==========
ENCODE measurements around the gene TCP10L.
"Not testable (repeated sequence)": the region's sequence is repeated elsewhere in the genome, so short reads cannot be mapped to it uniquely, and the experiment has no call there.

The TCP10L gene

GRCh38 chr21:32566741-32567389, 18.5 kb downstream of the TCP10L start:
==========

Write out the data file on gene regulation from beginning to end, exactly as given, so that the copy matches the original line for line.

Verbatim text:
ENCODE measurements around the gene TCP10L.
"Not testable (repeated sequence)": the region's sequence is repeated elsewhere in the genome, so short reads cannot be mapped to it uniquely, and the experiment has no call there.

The TCP10L gene

GRCh38 chr21:32566741-32567389, 18.5 kb downstream of the TCP10L start: